What Brands Do I Look At?
Don’t get overwhelmed by flashy ads or overwhelming popularity. Every person needs a different kind of shoe, some prefer arch support while others have flat feet and want no support. Don’t worry about what brand your shoe is, learn what your body needs and purchase shoes accordingly.
Wondering how to learn what your body needs? I highly suggest visiting a store that will do a run analysis and proper shoe fitting for you, this is the best way to know for sure you are getting the type of shoe you need.
What Should I Wear?
Wear what you wear running! If you show up to a running store in running spandex and a shirt, believe me no one will judge you, plus, if you are dressed the part it will be easier to legitimately test out your shoes. Many running stores provide some kind of track or treadmill for you to test out jogging in the shoes you’ve been fitted for.
Also, wear the socks you typically go running in…it may not seem all THAT important at first, but if you wear the wrong kind of socks when testing out the shoes you may not realize where something rubs, or pushes, or if you got the right size even.
How Much Will I Have to Pay?
Unfortunately, a good running shoe does cost a pretty penny, but I PROMISE it is worth it to get a good shoe! Shoes can make or break (literally) you and your runs.
I would plan on spending anywhere from $90 – $140 for a pair of running shoes. You might be able to get them a little bit cheaper if they are on sale or if there is an older model available in your size. If you don’t mind having an older model, I would always ask the person assisting you if there is one in your size, they are typically pretty helpful and friendly about that.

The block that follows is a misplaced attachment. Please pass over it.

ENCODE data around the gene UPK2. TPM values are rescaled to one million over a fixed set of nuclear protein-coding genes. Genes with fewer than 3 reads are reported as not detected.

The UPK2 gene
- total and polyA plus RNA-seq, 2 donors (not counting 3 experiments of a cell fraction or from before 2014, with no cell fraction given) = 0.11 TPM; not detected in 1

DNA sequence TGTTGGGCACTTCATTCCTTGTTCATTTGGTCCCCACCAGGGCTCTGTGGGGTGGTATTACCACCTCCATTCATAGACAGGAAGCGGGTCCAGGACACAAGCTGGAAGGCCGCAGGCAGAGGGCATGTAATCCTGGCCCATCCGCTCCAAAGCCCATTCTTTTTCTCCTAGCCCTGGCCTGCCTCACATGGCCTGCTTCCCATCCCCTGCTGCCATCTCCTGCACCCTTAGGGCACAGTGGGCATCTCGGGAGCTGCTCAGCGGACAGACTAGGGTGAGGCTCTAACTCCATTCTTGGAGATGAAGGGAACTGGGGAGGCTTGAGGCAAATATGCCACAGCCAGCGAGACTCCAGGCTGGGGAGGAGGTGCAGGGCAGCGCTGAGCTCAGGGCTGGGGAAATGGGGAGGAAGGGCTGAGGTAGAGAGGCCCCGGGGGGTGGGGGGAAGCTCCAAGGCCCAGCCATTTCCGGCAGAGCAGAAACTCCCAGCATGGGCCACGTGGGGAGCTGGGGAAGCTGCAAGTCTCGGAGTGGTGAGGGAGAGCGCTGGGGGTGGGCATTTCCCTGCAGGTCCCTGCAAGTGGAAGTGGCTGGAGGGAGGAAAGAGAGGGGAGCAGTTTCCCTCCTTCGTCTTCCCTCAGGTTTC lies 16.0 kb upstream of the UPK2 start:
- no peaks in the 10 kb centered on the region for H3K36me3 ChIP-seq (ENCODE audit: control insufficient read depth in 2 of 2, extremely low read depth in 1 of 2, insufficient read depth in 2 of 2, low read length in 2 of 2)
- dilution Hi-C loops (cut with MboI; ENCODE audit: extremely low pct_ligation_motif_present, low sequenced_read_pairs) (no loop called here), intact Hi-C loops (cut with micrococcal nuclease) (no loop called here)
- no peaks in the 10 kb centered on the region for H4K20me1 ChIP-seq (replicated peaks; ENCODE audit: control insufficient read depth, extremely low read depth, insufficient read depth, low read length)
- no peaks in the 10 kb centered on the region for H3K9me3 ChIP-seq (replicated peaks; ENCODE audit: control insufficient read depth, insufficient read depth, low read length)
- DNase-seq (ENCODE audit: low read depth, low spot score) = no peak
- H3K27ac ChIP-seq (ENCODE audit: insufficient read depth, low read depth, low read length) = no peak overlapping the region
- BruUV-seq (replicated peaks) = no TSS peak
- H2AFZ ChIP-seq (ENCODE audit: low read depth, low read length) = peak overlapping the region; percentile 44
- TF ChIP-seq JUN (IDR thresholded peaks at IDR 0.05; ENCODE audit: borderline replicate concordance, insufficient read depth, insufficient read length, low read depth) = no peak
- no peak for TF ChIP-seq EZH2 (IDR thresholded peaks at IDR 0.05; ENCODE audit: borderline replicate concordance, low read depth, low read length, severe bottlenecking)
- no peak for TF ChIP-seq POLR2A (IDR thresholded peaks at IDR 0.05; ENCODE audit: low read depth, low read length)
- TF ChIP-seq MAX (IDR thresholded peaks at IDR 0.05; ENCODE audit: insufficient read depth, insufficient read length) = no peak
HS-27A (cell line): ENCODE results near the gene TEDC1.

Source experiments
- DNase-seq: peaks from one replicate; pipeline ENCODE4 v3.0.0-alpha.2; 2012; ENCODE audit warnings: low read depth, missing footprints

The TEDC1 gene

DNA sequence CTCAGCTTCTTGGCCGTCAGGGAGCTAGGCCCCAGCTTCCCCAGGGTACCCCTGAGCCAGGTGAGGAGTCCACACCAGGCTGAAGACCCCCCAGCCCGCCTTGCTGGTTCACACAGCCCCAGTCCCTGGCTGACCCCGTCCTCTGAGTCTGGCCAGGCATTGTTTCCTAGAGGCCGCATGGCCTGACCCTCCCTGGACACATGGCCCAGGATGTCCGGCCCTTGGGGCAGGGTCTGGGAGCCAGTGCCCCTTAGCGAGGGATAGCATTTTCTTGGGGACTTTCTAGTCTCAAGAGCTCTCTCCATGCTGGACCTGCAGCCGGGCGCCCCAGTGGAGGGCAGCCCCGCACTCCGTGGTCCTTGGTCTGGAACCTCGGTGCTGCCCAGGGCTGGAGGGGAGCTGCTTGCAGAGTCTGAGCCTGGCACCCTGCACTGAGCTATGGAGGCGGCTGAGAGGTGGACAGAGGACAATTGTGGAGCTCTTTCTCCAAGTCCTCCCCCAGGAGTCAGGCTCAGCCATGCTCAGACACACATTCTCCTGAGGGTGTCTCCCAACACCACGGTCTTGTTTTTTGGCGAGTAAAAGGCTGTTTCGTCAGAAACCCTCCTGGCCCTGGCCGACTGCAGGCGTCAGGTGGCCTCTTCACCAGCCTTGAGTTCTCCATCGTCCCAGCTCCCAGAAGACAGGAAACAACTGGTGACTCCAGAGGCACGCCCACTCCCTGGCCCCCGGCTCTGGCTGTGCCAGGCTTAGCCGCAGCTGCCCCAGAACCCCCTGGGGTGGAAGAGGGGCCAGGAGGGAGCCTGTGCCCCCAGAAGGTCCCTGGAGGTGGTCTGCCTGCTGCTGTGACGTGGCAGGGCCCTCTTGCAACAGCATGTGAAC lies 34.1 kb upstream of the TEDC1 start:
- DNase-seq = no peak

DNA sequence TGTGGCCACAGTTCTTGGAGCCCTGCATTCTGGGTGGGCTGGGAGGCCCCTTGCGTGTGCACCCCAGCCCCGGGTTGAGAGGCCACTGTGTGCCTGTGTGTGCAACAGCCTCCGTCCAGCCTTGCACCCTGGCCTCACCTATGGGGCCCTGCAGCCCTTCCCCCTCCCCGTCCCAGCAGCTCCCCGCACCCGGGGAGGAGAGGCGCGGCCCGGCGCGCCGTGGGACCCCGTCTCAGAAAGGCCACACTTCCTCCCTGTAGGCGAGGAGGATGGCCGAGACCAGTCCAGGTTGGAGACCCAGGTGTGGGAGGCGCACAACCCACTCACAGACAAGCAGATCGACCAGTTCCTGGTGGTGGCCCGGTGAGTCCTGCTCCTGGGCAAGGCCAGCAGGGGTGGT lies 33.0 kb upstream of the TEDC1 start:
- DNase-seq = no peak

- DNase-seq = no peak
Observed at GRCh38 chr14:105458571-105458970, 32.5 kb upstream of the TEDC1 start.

Do I Really Need a Different Type of Running Shoe?
I’ve had a number of people ask me if they really need to buy two different kinds of running shoes; one for road runs, and one for trail runs. And my answer…yes! At LEAST two different kinds. If you are going to be doing any kind of hard core track racing you may want spikes or flats too. But yes, if you do both road running and trail running then I highly suggest getting a shoe for each. The truth of the matter is that road shoes just don’t hold up or hold on well when on a trail. What do I mean by this?
Hold up – Trail shoes are built a but more rugged because of the terrain they will experience, put a road shoe on terrain like that and it can break down much quicker.
Hold on – Road shoes have tread for roads, trail shoes have tread for dirt, dust, and rocks, this kind of tread grips the trials better and can save your butt from hitting the dirt.
How Often Should I Get New Shoes?
This all depends on how many miles you’re putting in each day. The average shoe is at its best for about 500 miles, at that point, it is at least time to start putting them into a rotation with other running shoes and not relying solely on that shoe anymore.
If you’re anything like me, you have a hard time parting with your comfiest running shoes. A lot of my old buddies have been laid to rest as far as running goes, but I keep them around as my kick-arounds and casual hiking shoes.